Our ongoing series of interviews with the Blumhouse crew continues, in which we share our collective passion for all things scary, discuss our personal and career histories in the genre we all know and love, reveal our favorite films, and maybe even share a few spooky stories.
How long have you been a horror fan, and what attracted you to the genre?
As a little kid my parents showed me a ton of film noir–from Hitchcock and Hawks to grimier stuff like early Robert Wise movies and more purple stuff like THE DARK MIRROR. What I always liked about those little thrillers was the discipline — you only needed two people in a room and an intent to murder and suddenly you had gigantic stakes.
What is your role at Blumhouse Productions? Can you tell us a little about your job?
I’m the President of Feature Films, which basically means I manage a team charged with finding scary material and experienced, talented filmmakers and try to help them achieve their vision (without a big budget).
What is your career background, training, school, etc?
I edited the Arts section of my college newspaper–a job I took solely to gain access to the press screening invitations they would mail to the newspaper. Nearly every weekday at 2:30pm at the Copley Mall in Boston there’d be a press screening of some movie. For that reason I rarely signed up for an afternoon class. After graduating, I did the obligatory year at a big agency (CAA) and then worked for 7 years for an independent financier–on thrillers like WE OWN THE NIGHT and specialty movies like GOOD NIGHT AND GOOD LUCK. After the 2008 economic crisis, I left to work at Paramount, where I met Jason. I’ve been working for him since 2011.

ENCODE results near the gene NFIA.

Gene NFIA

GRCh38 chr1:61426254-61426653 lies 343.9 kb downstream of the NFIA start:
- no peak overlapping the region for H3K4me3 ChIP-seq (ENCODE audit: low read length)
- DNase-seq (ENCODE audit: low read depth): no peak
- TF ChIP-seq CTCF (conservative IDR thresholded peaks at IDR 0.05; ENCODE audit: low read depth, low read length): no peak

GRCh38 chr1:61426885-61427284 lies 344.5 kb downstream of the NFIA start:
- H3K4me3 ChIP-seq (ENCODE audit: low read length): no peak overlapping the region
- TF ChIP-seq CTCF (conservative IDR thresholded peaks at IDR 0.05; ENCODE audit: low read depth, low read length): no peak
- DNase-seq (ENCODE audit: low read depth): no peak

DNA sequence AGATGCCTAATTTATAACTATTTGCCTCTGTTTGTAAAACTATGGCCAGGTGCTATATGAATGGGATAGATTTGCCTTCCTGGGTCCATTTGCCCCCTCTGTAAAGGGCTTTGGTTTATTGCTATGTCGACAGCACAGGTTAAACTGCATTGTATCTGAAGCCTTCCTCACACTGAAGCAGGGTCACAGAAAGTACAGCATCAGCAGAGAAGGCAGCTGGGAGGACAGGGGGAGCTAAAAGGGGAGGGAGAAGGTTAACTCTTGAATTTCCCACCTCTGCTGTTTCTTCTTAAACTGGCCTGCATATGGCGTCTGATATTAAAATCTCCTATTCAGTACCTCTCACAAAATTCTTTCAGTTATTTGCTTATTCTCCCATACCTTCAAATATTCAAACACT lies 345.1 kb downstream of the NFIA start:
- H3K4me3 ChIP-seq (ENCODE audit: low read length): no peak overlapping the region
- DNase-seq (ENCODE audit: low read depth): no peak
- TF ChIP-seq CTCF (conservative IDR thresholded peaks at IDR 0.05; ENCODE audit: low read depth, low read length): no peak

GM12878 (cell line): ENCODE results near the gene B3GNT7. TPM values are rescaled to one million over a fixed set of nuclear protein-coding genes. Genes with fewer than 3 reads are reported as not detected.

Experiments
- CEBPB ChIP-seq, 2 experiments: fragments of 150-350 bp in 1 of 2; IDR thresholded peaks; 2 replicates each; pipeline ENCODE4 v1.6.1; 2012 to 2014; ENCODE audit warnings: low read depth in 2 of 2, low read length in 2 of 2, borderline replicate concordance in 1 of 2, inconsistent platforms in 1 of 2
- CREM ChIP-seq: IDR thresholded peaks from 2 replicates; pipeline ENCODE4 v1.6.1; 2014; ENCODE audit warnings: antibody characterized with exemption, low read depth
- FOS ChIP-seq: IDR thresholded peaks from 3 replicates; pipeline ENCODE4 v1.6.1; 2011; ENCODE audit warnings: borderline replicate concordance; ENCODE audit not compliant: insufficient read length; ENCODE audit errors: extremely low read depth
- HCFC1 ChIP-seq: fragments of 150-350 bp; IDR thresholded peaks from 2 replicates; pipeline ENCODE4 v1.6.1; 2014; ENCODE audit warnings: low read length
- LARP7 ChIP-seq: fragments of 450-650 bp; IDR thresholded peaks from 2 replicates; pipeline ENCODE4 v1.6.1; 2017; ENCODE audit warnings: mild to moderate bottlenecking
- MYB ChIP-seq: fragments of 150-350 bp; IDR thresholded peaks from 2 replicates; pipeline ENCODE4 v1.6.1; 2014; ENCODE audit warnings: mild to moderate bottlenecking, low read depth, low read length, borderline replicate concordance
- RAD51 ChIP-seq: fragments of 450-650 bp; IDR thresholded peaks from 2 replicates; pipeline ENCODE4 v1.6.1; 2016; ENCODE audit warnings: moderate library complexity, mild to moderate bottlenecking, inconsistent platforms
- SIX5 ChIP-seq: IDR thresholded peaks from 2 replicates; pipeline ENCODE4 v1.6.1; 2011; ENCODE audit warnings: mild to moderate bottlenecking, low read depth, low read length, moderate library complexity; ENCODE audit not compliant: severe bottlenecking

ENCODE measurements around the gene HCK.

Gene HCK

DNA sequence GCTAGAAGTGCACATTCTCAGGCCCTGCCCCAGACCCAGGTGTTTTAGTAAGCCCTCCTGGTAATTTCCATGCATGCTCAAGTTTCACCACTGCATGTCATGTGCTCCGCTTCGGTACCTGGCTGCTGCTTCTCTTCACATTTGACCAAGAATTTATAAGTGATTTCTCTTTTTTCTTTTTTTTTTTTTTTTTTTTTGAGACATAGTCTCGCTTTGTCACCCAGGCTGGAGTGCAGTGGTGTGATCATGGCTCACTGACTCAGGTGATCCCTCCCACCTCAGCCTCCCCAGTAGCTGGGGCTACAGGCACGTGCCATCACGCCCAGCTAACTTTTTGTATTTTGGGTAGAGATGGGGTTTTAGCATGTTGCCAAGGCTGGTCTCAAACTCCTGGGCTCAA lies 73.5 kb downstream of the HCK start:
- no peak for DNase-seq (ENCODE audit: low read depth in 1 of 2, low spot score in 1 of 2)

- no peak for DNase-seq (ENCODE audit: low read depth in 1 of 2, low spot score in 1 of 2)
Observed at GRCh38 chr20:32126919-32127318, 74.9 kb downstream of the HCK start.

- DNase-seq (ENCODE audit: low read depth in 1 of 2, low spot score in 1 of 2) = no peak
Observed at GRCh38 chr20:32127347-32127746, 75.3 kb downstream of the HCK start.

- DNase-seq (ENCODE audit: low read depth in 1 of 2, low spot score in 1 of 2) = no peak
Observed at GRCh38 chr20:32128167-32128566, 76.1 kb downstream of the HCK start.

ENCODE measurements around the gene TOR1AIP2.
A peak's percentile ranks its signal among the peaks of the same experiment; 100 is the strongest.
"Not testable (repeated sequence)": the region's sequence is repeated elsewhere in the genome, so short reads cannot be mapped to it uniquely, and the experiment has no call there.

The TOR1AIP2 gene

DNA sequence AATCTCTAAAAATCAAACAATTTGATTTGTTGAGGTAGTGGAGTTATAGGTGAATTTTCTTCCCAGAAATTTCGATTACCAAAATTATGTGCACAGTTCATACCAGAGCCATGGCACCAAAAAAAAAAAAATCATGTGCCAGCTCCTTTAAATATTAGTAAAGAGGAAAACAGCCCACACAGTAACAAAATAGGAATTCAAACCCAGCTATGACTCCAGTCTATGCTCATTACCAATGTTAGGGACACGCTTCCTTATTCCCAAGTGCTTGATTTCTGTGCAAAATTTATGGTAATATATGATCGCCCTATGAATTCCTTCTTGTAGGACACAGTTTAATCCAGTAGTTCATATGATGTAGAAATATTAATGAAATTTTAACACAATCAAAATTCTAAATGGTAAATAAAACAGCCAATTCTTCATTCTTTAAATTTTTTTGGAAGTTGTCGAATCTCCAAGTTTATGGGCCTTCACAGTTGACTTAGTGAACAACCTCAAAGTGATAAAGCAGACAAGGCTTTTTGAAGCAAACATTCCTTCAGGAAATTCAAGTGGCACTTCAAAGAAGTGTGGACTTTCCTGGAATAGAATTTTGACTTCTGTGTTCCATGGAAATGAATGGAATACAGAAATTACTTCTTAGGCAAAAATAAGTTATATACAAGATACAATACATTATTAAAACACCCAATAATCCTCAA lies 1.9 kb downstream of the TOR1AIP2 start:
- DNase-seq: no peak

What/who is your favorite monster and why?
JAWS — implacable, incomprehensible, a force of nature. JAWS represents our greatest fear — that we ultimately have no control over nature.
What is your weapon of choice?
A rapier wit.
List five of your favorite horror films.
James Watkins’ EDEN LAKE
Alfredson’s LET THE RIGHT ONE IN
What was the first horror movie you ever saw and what was your reaction?
My most traumatic and earliest memory of cinema was when my father took me to see ROBOCOP when I was 7. Though perhaps not a horror film it nonetheless contains elements of horror–gore, body horror. I can still remember the gunshot wound on Murphy’s forehead.
Describe one of your favorite Halloween costumes that you’ve worn?
I am 6’6” and blond and I like being comfortable on Halloween, so for the past few years I’ve just warn a soft blue tracksuit and gone as Jane Lynch.
Name one horror celebrity, dead or alive, you would love to meet, and tell us why?
William Friedkin–for the stories of old Hollywood.
Please recommend a recent horror film that you saw and really enjoyed?
Sean Byrne’s THE DEVIL’S CANDY has an incredible kind of tone maintenance — it’s just a wall of dread that inches closer with each passing minute.